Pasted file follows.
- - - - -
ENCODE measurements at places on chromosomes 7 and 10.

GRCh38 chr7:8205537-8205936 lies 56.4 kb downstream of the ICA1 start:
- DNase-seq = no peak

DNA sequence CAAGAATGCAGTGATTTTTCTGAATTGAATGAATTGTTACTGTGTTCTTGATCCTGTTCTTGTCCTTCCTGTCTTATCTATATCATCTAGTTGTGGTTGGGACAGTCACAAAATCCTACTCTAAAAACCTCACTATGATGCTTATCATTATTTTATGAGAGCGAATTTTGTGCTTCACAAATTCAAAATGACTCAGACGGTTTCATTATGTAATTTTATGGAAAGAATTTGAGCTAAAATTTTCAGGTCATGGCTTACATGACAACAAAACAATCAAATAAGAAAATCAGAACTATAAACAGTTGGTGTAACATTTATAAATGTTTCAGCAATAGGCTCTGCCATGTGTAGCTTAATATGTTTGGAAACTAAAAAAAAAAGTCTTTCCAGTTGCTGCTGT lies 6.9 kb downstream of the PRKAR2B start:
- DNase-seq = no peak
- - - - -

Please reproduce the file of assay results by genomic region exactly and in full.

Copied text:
ENCODE measurements at places on chromosomes 7 and 10.

GRCh38 chr7:8205537-8205936 lies 56.4 kb downstream of the ICA1 start:
- DNase-seq = no peak

DNA sequence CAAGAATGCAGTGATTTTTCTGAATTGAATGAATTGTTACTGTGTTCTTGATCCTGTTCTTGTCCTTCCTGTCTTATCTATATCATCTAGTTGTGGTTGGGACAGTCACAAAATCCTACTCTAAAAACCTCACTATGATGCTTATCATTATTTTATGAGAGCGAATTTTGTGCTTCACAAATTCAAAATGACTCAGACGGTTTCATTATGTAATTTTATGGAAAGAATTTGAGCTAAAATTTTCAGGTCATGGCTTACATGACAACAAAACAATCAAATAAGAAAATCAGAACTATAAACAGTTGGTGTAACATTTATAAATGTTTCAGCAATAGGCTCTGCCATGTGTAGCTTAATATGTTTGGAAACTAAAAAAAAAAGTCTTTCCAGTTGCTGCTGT lies 6.9 kb downstream of the PRKAR2B start:
- DNase-seq = no peak